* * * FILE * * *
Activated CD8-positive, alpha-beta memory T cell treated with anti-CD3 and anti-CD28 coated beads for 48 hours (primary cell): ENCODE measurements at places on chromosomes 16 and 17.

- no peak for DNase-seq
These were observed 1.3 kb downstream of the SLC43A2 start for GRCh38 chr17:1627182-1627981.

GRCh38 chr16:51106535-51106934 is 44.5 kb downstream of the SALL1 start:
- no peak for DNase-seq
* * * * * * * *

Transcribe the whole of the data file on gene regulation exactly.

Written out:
Activated CD8-positive, alpha-beta memory T cell treated with anti-CD3 and anti-CD28 coated beads for 48 hours (primary cell): ENCODE measurements at places on chromosomes 16 and 17.

- no peak for DNase-seq
These were observed 1.3 kb downstream of the SLC43A2 start for GRCh38 chr17:1627182-1627981.

GRCh38 chr16:51106535-51106934 is 44.5 kb downstream of the SALL1 start:
- no peak for DNase-seq